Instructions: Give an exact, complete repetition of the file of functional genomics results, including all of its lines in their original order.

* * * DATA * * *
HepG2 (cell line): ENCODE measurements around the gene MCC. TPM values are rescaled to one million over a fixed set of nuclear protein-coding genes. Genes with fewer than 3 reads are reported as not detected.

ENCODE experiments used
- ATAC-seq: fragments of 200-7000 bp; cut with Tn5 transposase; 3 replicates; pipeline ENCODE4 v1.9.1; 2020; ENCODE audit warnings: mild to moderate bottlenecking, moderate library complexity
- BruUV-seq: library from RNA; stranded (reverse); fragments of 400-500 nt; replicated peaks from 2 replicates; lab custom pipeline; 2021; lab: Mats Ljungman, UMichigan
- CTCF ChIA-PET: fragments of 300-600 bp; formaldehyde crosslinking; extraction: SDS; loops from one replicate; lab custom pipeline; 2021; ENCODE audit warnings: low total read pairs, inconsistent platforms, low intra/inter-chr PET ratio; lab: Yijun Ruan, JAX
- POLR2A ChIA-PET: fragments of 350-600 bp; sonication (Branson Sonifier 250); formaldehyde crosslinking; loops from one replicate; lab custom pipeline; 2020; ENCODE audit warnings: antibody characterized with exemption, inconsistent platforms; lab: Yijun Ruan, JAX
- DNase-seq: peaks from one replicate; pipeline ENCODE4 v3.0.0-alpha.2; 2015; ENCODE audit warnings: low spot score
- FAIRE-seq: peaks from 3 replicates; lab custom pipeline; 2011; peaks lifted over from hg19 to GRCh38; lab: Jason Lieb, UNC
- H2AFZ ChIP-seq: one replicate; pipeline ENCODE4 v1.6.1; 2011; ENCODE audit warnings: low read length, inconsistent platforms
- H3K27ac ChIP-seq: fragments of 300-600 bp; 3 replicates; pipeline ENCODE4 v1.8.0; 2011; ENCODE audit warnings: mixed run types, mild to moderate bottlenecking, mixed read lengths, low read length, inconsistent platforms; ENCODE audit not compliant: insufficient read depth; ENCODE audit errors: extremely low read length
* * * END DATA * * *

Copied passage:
HepG2 (cell line): ENCODE measurements around the gene MCC. TPM values are rescaled to one million over a fixed set of nuclear protein-coding genes. Genes with fewer than 3 reads are reported as not detected.

ENCODE experiments used
- ATAC-seq: fragments of 200-7000 bp; cut with Tn5 transposase; 3 replicates; pipeline ENCODE4 v1.9.1; 2020; ENCODE audit warnings: mild to moderate bottlenecking, moderate library complexity
- BruUV-seq: library from RNA; stranded (reverse); fragments of 400-500 nt; replicated peaks from 2 replicates; lab custom pipeline; 2021; lab: Mats Ljungman, UMichigan
- CTCF ChIA-PET: fragments of 300-600 bp; formaldehyde crosslinking; extraction: SDS; loops from one replicate; lab custom pipeline; 2021; ENCODE audit warnings: low total read pairs, inconsistent platforms, low intra/inter-chr PET ratio; lab: Yijun Ruan, JAX
- POLR2A ChIA-PET: fragments of 350-600 bp; sonication (Branson Sonifier 250); formaldehyde crosslinking; loops from one replicate; lab custom pipeline; 2020; ENCODE audit warnings: antibody characterized with exemption, inconsistent platforms; lab: Yijun Ruan, JAX
- DNase-seq: peaks from one replicate; pipeline ENCODE4 v3.0.0-alpha.2; 2015; ENCODE audit warnings: low spot score
- FAIRE-seq: peaks from 3 replicates; lab custom pipeline; 2011; peaks lifted over from hg19 to GRCh38; lab: Jason Lieb, UNC
- H2AFZ ChIP-seq: one replicate; pipeline ENCODE4 v1.6.1; 2011; ENCODE audit warnings: low read length, inconsistent platforms
- H3K27ac ChIP-seq: fragments of 300-600 bp; 3 replicates; pipeline ENCODE4 v1.8.0; 2011; ENCODE audit warnings: mixed run types, mild to moderate bottlenecking, mixed read lengths, low read length, inconsistent platforms; ENCODE audit not compliant: insufficient read depth; ENCODE audit errors: extremely low read length